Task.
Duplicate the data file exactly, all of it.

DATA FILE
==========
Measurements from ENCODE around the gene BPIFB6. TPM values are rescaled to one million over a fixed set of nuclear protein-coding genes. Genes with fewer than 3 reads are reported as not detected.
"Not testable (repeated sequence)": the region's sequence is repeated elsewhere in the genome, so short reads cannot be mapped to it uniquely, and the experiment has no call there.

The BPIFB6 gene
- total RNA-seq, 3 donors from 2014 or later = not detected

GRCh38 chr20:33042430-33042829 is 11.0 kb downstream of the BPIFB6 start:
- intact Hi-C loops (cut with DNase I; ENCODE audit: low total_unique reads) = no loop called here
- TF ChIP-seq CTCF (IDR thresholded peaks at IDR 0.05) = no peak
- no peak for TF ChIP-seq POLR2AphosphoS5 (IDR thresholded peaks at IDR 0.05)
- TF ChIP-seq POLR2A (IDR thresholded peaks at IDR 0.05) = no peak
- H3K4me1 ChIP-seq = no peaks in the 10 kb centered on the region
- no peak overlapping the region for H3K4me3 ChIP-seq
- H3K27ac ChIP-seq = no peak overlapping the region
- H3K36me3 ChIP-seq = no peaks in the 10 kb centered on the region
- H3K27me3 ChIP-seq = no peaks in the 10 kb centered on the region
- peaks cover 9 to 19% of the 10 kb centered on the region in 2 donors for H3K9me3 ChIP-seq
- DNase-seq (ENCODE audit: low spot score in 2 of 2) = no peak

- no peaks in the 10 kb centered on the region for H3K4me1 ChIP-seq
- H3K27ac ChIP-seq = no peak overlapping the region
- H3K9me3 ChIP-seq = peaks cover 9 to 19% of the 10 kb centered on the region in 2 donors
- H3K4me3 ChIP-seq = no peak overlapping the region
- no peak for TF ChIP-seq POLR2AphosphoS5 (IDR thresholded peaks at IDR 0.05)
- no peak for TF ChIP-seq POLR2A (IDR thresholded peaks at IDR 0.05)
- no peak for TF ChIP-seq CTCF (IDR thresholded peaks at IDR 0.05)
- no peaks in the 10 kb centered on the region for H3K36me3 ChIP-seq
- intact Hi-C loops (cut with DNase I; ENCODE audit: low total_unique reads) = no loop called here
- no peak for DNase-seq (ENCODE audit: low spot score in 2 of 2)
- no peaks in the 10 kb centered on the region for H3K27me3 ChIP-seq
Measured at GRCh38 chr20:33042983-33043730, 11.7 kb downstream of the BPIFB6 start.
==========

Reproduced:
Measurements from ENCODE around the gene BPIFB6. TPM values are rescaled to one million over a fixed set of nuclear protein-coding genes. Genes with fewer than 3 reads are reported as not detected.
"Not testable (repeated sequence)": the region's sequence is repeated elsewhere in the genome, so short reads cannot be mapped to it uniquely, and the experiment has no call there.

The BPIFB6 gene
- total RNA-seq, 3 donors from 2014 or later = not detected

GRCh38 chr20:33042430-33042829 is 11.0 kb downstream of the BPIFB6 start:
- intact Hi-C loops (cut with DNase I; ENCODE audit: low total_unique reads) = no loop called here
- TF ChIP-seq CTCF (IDR thresholded peaks at IDR 0.05) = no peak
- no peak for TF ChIP-seq POLR2AphosphoS5 (IDR thresholded peaks at IDR 0.05)
- TF ChIP-seq POLR2A (IDR thresholded peaks at IDR 0.05) = no peak
- H3K4me1 ChIP-seq = no peaks in the 10 kb centered on the region
- no peak overlapping the region for H3K4me3 ChIP-seq
- H3K27ac ChIP-seq = no peak overlapping the region
- H3K36me3 ChIP-seq = no peaks in the 10 kb centered on the region
- H3K27me3 ChIP-seq = no peaks in the 10 kb centered on the region
- peaks cover 9 to 19% of the 10 kb centered on the region in 2 donors for H3K9me3 ChIP-seq
- DNase-seq (ENCODE audit: low spot score in 2 of 2) = no peak

- no peaks in the 10 kb centered on the region for H3K4me1 ChIP-seq
- H3K27ac ChIP-seq = no peak overlapping the region
- H3K9me3 ChIP-seq = peaks cover 9 to 19% of the 10 kb centered on the region in 2 donors
- H3K4me3 ChIP-seq = no peak overlapping the region
- no peak for TF ChIP-seq POLR2AphosphoS5 (IDR thresholded peaks at IDR 0.05)
- no peak for TF ChIP-seq POLR2A (IDR thresholded peaks at IDR 0.05)
- no peak for TF ChIP-seq CTCF (IDR thresholded peaks at IDR 0.05)
- no peaks in the 10 kb centered on the region for H3K36me3 ChIP-seq
- intact Hi-C loops (cut with DNase I; ENCODE audit: low total_unique reads) = no loop called here
- no peak for DNase-seq (ENCODE audit: low spot score in 2 of 2)
- no peaks in the 10 kb centered on the region for H3K27me3 ChIP-seq
Measured at GRCh38 chr20:33042983-33043730, 11.7 kb downstream of the BPIFB6 start.